78 Guy BTX (CH Roe)
79-84 AEC 664T (C H Roe)
85-98 Karrier E6A (MCCW)
99-108 Guy BTX (MCCW)
109 Guy BTX (NCB)
112 Daimler CTM6 (MCCW)
113-8 Karrier E6A (C H Roe)
119-24 Karrier E6A (MCCW)

Tony Fox


 

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Hastings Tramways – Guy BTX – DY 4965 – 3 – ‘Happy Harold’

Hastings Tramways – Guy BTX – DY 4965 – 3 – ‘Happy Harold’
Copyright Keith Harwood

Hastings Tramways
1928
Guy BTX
Dodson O30/27R

Recent correspondence about Dodson bodies and John Whitaker’s comment that Hastings Tramways were users of them brought this picture to mind. It is a 1928 Guy BT with 56-seat Dodson body. Thanks to Keith Harwood for his kind permission to use it, and to Chris Youhill for the information that the bus was known as ‘Happy Harold’ and for reminding me that it was fitted in 1960 with a Commer TS3 diesel engine.

Photograph and Copy contributed by Roy Burke

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15/02/11 – 15:19

These Guy trolleys were the only open top trolleybuses as opposed to later conversions built. They were part of Hastings initial fleet which contained both double and single deck trolleys You Tube has a clip from a Guy Motors film about the opening of the Hastings system available to watch.

Chris Hough

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16/02/11 – 06:11

Must be (have been?) fun up there when it dewired….?

Joe

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05/04/11 – 05:32

Yes, I agree about de-wiring. I have been upstairs on that vehicle and all the mechanism is within easy reach. It looks very easy to bang your head on when it’s not in use. I tried to imagine being an upstairs passenger during any operation. Also, sitting upstairs on Hastings seafront must have been bracing. Not only that, by the sides upstairs are very low and I think having small children up there could be interesting!!

Richard J. Porter

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21/04/11 – 06:13

The Commer TS3 engine is a story in itself. Although it might be assumed that the TS stood for two-stroke, which the engine undoubtedly was, it actually stood for Tilling-Stevens. It was an opposed-piston engine. The bore ran right through the engine and the pistons heads met in the centre, with a crankshaft at each side, which joined at one end to form a single drive shaft. Its post-war development was hindered through lack of finance and, towards the end, most of the parts were being made by hand by TS engineers. I believe it had three cylinders, the rough equivalent of a six cylinder four-stroke engine. At Rootes Group takeover, the engine obviously showed enough promise for development to continue, with the engines eventually being used widely in Commer and Karrier commercial vehicles right through to the 1960’s. The sporty roar from these vehicles was always very distinctive. How sporty the performance actually was, I am unaware, the same with the fuel consumption. I assume the vehicles measured up to rivals well enough, as did the engine, or it would not have continued in production.

Chris Hebbron

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21/04/11 – 11:55

Is it my imagination from the mists of time or was it actually the case that the Commer two stroke engine could, on occasion, start up and run backwards ?? I seem to remember that this could occur if the engine had previously stopped at a certain point in the combustion process. This seems a far fetched theory but I seem to recall that it was in fact true.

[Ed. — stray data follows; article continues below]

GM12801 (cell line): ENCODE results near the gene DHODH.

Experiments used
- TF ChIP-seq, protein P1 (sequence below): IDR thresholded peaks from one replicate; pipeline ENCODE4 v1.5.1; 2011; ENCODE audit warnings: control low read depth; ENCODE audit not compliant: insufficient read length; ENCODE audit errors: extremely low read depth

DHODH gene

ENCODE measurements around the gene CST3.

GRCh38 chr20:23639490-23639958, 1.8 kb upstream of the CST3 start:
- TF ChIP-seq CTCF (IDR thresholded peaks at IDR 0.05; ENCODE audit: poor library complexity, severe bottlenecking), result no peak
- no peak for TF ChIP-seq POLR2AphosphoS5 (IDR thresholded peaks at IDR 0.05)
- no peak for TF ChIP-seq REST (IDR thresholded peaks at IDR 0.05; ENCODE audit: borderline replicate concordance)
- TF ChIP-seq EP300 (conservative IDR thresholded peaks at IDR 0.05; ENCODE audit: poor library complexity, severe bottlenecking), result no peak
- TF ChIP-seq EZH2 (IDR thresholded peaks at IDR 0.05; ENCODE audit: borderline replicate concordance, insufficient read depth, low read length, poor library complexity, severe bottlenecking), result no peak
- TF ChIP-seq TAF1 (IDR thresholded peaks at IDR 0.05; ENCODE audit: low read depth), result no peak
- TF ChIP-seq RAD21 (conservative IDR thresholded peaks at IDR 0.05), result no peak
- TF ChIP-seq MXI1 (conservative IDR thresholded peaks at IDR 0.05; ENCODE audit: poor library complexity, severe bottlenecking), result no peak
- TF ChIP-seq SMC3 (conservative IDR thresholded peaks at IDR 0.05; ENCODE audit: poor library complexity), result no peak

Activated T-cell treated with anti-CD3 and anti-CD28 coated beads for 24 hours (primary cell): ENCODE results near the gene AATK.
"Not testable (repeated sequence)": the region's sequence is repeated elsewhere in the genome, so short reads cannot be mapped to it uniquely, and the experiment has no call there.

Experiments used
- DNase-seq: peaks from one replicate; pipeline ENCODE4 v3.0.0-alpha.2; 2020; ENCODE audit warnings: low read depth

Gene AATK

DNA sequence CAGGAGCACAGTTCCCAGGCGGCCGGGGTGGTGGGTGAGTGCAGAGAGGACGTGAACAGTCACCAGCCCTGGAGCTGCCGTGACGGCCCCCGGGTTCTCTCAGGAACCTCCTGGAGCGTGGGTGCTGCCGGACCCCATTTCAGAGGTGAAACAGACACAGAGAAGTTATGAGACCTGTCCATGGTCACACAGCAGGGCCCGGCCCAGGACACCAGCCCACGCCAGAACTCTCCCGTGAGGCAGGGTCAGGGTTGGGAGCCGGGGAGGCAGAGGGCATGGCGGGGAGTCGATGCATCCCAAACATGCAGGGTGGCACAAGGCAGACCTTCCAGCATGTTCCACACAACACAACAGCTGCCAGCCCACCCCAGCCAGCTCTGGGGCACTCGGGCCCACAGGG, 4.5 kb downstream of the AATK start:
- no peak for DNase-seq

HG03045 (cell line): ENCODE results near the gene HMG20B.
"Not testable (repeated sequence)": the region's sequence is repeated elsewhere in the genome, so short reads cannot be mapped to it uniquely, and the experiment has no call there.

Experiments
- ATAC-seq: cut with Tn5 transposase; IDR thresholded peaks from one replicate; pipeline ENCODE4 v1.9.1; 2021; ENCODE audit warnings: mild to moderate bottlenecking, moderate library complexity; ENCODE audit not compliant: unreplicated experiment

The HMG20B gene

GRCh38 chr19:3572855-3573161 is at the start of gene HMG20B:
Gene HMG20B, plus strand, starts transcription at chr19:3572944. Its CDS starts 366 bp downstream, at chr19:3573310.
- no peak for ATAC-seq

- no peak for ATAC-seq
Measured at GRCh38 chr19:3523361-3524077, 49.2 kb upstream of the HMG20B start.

Chris Youhill

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28/04/11 – 06:38

The Commer two stroke was (in) famous for decoking itself when working hard uphill, sending large showers of sparks out of the exhaust. I remember several drivers of Commer two-stroke wagons telling me tales of car drivers flagging them down, when night trunking, to tell them their wagon was ‘on fire’ when it was actually decoking itself. The Perkins R6 engine as fitted to some 1950’s Dodge wagons (of Hell Drivers film fame) were renowned for running backwards and when this happened the rack fell off the governor and the engine raced away and couldn’t be stopped! This engine was not as successful as the P6 version which was a popular choice to convert many petrol engined coaches and lorries of the ’40s and ’50s before chassis manufacturers offered diesel options in their lighter chassis.
Perhaps Chris is thinking about the R6 in his posting above.

Eric

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06/05/11 – 07:11

Interesting comments from Chris and Eric about engines running backwards. When I worked for West Yorkshire Road Car, Johnnie Berry, a fitter with more than a passing interest in buses, told of a similar experience. He had taken a spare bus up to Harrogate bus station from the depot, as a driver had reported his bus (a Bristol K5G) would not restart at the terminus, due to a flat battery. The driver had however, managed to bump start the bus in order to get back to the bus station. As the affected vehicle pulled in to the ‘layover’ area at the top of the bus station, Johnnie was waiting to take it back for attention. However, the driver – probably out of habit – then proceeded stop the engine. Johnnie shouted at him to leave it running, and the engine, just on the point of stopping, fortunately fired back into life. It was only when Johnnie came to move off that he noticed something was amiss, as the bus attempted to go backwards! Undaunted he tried again with the same result. Putting it in reverse allowed the gentle beast to move forwards, and then Johnnie realised that the Gardner 5LW was running backwards! He said the driver must just have caught the engine ‘on the rock’ as it was about to stop. Johnnie felt that the well-balanced nature of Gardner engines may have ‘helped’ with the ‘rock’ encountered, and was no doubt relieved that his strange experience wasn’t the result of someone putting something in his tea!